- Tragédie lyrique in 3 acts
- Composer: Antonio Sacchini
- Libretto: Nicolas-François Guillard, after Pierre Corneille’s Cid
- First performed: Fontainebleau, 16 November 1783; performed at the Académie royale de musique, Paris, 9 February 1784
|CHIMÈNE, in love with Rodrigue, even though he killed her father in a duel||Soprano||Antoinette-Cécile Saint-Huberty|
|LE ROI [the King] of Castille||Taille (baritone)||François Lays|
|RODRIGUE, Le Cid, a Castilian warrior, in love with Chimène||Tenor||Étienne Lainez|
|DON DIÈGUE, his father||Bass||Auguste-Athanase (Augustin) Chéron|
|ELVIRE, Chimène’s confidante||Soprano||Suzanne Joinville|
|DON SANCHE, a nobleman, Chimène’s champion||Haute-contre (tenor)||Jean-Joseph Rousseau|
|UN HÉRAUT D’ARMES [Herald]||Bass||Jean-Pierre Moreau|
|Une coryphée||Soprano||Anne-Marie-Jeanne Gavaudan l’aînée|
|Une femme de la suite de Chimène [a lady companion of Chimène]||Soprano||Adélaïde Gavaudan cadette|
|Un chevalier [a knight]||Tenor||Dufrenaye (or Dufresnay)|
|Un officier castillan [a Castillian officer]||Tenor||Martin|
|Un coryphée||Baritone||Louis-Claude-Armand Chardin (« Chardiny »)|
Setting: 11th century Castile, during the first phase of the Reconquista
Lullists vs. Ramistes; Rameau vs. Rousseau; tragédie lyrique vs. Italian opera; Gluckistes vs. Piccinnistes; and finally Piccinnistes vs. Sacchinistes. The 18th century French preferred their music drama with an aesthetic quarrel, implacable factions, and perhaps a duel between acts.
And so two Italian composers – once students together, once friends, now rivals – faced off at Fontainebleau, before the king of France. Each would stage two performances of their latest work; Piccinni’s Didon a classical drama of love, suffering, and abandonment based on Virgil; Sacchini’s a neo-classical drama of love, suffering, and forgiveness based on Corneille’s Cid. The same soprano, Antoinette Saint-Huberty, would sing both the wronged Phoenician queen and the Spanish maiden wavering between revenge for her father and love for the man who killed him.
Louis XVI smiled on Piccinni’s, and yawned at the other. Chimène was not to his taste. He heard it only once; rather than hear it a second time, he ordered that Didon be staged instead. Poor Sacchini! At least Marie-Antoinette herself had presented him to the monarch.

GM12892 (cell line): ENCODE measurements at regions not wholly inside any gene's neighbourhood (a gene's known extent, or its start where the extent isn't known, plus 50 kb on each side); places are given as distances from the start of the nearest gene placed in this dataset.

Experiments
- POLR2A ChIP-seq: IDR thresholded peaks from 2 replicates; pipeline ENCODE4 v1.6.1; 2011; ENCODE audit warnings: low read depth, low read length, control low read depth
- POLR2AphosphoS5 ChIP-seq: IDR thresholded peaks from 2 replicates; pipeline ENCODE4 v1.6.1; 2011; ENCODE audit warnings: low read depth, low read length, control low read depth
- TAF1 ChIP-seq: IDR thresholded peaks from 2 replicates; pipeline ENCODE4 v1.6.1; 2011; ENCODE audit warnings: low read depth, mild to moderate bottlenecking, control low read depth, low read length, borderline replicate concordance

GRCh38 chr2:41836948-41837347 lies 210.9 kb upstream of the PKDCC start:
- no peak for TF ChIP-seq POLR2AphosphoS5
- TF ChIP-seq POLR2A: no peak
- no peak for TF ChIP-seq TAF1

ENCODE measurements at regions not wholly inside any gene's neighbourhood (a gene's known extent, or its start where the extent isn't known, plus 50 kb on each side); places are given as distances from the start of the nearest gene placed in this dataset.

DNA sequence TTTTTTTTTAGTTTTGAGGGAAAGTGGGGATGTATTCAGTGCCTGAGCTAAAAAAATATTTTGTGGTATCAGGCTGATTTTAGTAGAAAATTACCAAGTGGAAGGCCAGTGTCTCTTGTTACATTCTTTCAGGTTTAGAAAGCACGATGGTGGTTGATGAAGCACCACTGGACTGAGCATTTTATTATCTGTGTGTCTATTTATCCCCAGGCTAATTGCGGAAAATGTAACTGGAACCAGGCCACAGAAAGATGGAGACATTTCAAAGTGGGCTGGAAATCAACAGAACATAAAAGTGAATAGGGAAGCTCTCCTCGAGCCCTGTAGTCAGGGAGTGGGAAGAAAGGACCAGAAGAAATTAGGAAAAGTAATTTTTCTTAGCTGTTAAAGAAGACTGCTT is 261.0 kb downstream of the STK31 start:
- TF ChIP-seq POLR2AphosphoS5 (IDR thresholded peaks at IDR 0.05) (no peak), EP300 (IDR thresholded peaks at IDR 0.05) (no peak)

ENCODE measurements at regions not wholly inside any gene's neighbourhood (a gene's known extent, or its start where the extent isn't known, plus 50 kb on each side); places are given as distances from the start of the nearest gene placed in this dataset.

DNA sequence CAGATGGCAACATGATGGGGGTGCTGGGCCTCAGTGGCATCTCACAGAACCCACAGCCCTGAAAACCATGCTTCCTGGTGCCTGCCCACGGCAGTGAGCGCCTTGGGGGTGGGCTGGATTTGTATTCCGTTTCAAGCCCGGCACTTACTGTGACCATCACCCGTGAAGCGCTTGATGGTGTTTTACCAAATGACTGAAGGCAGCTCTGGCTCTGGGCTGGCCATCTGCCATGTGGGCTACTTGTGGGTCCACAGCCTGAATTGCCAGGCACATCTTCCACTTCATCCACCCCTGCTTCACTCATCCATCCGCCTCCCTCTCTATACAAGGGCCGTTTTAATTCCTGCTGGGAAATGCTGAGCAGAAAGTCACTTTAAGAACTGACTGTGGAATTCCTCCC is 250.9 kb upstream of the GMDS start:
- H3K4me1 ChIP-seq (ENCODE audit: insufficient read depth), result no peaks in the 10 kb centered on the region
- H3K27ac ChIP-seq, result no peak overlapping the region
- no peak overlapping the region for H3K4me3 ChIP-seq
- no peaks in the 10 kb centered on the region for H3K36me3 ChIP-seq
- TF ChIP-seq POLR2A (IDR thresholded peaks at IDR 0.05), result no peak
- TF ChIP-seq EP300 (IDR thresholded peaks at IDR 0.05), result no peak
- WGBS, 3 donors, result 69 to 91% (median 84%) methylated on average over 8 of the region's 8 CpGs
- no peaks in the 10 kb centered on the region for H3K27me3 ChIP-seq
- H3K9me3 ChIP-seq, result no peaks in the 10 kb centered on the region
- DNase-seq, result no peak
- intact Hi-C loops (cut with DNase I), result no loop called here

The Parisian public enjoyed Chimène more than the king did, with reservations. Sure, it was melodic, but hadn’t Sacchini simply reheated his earlier Il Cid / Il Cidde? Besides, drama took a distant back place to music. And they liked Piccinni’s opera more. Chimène was performed 56 times (21 in its first year) until 1808; Didon 250 times until 1826.
Does the work deserve its fate? Clément praises it; he finds, as in all Sacchini’s works, a noble sensibility, truthful and with none of the affectations common at the time. Stylistically, the purity of form, he argues, makes hearing it very agreeable. Fétis, too, notes that it has great beauties.
The work was revived in 2017, at Saint-Quentin-en-Yvelines, conducted by Julien Chauvin; French critics favourably revived it. “Who would have dreamt such a good score still slept in libraries?” Forum Opéra’s Laurent Bury wondered; the elegance of the orchestral music reminded him of Mozart. Olyrix’s Damien Dutilleul thought this breathtaking work of great musical and vocal richness had nothing to envy Gluck; Le Monde’s Pierre Gervasoni called it a total success, a proto-Romantic work capable of moving audiences. Classique News declared that this wonderful rediscovery finally restored Sacchini his nobility; often reduced to a sole success (Œdipe à Colone), Chimène was a late 18th century jewel that deserved to be dusted off and immortalised on disc.